3.) What are some possible solutions to these challenges on the local level?
KL: The County Superintendent and Board in partnership with the various district Superintendents and Boards must continue to be proactive and work together in creative consolidation of resources, maintain the resources we have already invested in and consider every idea during the current fiscal education crisis.
LC: While Sacramento’s fiscal woes have cut schools, ICSOS has not cut services to our youth but rather increased opportunities by reducing administrative overhead, cost controls, and innovative business ventures such as providing business services for a Los Angeles-based charter school which annually provides over $1 million to Inyo schools; all of this while maintaining a balanced budget. In addition, the Board’s leadership two years ago in unifying Bishop Schools brings an additional $900,000 annually in new funds for our students. Yes, we face many fiscal challenges but the County Board of Education has taken steps to reduce Sacramento’s impacts while continuing to focus its full attention to raising the academic bar for all students.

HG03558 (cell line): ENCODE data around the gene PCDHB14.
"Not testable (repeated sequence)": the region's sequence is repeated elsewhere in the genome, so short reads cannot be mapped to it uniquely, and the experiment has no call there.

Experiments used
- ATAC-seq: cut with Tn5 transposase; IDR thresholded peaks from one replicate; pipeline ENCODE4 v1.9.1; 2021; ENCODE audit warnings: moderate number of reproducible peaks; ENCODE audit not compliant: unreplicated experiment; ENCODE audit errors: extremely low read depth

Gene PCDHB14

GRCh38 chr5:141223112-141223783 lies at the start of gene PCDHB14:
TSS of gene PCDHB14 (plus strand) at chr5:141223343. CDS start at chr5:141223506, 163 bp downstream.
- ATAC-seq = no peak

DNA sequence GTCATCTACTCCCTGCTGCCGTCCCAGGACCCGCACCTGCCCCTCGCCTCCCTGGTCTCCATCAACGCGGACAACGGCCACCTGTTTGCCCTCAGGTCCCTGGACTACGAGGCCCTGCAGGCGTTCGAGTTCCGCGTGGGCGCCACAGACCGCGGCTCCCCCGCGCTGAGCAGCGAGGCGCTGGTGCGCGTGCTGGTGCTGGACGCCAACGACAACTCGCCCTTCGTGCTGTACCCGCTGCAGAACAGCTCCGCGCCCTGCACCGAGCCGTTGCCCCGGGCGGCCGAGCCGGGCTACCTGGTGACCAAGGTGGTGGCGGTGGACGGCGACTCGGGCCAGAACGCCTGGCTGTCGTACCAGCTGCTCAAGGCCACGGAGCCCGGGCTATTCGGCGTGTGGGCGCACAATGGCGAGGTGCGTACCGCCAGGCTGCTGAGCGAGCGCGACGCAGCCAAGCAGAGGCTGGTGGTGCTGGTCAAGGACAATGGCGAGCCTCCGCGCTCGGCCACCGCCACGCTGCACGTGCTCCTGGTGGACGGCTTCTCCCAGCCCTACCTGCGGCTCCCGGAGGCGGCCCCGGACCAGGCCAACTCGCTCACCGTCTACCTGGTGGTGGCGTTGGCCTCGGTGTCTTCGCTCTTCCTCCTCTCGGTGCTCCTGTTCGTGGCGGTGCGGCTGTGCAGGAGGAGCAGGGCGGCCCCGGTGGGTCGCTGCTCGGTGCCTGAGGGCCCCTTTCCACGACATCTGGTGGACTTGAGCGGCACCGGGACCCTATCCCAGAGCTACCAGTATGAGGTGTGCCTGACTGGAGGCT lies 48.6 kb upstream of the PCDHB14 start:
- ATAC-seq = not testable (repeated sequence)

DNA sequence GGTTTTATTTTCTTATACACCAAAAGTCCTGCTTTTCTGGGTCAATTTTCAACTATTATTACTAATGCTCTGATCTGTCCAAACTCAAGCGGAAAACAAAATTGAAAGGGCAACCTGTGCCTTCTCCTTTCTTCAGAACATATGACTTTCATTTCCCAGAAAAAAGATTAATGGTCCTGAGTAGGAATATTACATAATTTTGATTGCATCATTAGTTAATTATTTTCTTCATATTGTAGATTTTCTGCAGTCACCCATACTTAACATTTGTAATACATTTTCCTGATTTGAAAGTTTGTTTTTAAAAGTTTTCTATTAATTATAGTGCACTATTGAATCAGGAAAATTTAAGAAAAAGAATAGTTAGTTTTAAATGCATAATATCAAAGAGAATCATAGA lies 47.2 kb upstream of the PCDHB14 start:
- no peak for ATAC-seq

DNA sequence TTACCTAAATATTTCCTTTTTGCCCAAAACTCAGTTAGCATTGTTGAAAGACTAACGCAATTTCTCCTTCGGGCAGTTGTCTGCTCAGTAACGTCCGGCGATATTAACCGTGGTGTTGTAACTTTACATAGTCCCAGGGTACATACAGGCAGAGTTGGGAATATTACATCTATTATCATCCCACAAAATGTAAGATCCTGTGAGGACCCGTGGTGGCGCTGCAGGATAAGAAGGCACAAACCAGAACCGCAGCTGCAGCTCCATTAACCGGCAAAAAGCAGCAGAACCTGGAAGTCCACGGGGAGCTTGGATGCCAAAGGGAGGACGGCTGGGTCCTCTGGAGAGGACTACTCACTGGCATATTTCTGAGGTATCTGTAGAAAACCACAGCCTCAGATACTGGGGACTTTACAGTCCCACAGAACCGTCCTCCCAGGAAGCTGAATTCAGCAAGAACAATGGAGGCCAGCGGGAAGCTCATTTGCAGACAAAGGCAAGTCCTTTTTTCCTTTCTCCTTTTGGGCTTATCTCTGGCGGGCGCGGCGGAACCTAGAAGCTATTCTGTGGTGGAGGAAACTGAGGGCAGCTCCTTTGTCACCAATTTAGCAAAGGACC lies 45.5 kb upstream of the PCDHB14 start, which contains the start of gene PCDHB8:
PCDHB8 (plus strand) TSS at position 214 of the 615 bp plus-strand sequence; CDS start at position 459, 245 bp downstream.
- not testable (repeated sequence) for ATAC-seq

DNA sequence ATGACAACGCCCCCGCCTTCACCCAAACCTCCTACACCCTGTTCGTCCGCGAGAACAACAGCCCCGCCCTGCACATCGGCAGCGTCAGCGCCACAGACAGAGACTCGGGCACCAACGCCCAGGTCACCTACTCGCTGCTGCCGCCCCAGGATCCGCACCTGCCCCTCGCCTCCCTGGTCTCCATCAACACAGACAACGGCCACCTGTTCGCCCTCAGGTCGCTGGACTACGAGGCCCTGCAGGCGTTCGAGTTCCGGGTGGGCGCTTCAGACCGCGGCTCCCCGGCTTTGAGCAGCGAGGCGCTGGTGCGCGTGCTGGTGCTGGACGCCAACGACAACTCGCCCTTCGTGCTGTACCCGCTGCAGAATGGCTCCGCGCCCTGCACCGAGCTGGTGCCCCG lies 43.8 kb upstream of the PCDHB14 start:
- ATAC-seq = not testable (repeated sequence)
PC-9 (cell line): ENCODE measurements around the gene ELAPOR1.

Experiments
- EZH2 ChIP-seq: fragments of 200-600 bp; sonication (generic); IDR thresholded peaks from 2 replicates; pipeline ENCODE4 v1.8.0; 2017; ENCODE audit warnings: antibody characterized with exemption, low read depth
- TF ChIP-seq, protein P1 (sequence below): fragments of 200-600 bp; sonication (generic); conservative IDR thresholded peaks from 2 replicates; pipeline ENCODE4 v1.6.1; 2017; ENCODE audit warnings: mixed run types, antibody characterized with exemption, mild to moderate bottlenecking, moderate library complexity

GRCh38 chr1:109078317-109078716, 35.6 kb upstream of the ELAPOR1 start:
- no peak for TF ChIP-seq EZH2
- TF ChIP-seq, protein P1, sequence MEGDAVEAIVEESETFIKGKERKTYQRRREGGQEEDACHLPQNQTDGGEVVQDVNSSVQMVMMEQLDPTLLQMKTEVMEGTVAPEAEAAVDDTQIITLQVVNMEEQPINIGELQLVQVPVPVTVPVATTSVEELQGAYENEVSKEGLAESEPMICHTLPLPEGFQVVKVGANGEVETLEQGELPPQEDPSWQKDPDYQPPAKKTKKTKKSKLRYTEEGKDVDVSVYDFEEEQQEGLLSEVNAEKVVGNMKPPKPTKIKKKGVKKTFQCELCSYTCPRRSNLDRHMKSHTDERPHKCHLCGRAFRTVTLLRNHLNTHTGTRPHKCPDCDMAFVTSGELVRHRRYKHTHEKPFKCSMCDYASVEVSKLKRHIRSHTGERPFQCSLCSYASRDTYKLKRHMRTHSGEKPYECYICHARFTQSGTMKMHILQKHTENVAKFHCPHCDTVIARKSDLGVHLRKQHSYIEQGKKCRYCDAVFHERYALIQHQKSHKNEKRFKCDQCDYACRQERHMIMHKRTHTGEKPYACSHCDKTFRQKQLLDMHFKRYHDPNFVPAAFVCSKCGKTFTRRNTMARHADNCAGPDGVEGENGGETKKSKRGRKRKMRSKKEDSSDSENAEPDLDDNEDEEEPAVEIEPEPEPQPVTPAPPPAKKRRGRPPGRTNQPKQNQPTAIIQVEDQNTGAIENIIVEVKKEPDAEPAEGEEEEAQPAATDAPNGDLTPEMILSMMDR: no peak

4.) What is your stance on Gov. Jerry Brown’s tax proposal, nicknamed the “Millionaire’s Tax”?
KL: Governor Brown is holding our schools hostage. If the Governor’s proposed tax initiative does not pass he has threatened to apply 90 percent of the State budget cuts to come from schools to balance the State budget. Public schools do not use 90 percent of the State budget, however. Doesn’t seem equitable.
LC: Next year’s budget will reduce our local schools’ revenue by at least seven percent; the Governor’s “Millionaire Tax” which if passed, will eliminate that proposed cut. The education of our children is the most important investment that we as taxpayers and citizens can make to insure a productive and informed citizenry.
5.) What are some areas you’d like to see improve with regard to the quality of education in our local school districts?
KL: We need to be educating our children to be able to compete in a world economy. We seem to have plenty of Spanish speaking people, maybe we should be teaching Mandarin and Cantonese to better capitalize on our trade with China? America scores 25th in math on a global scale with other nations. If our children can’t calculate they can’t compete in the current business environment.
LC: As part of our efforts to raise the academic bar, we have instituted new programs this past year. “Project Inspire,” reaching 150 families in its first year, is designed to get parents involved in their child’s education by having them volunteer in the classroom and offering workshops designed to inform them of available programs and services to improve their academic experience. In cooperation with the local business community, we’ve revamped our vocational education programs (ROP) to insure that all students graduate with marketable business skills and vocational pathways that are aligned to the needs of our local employers.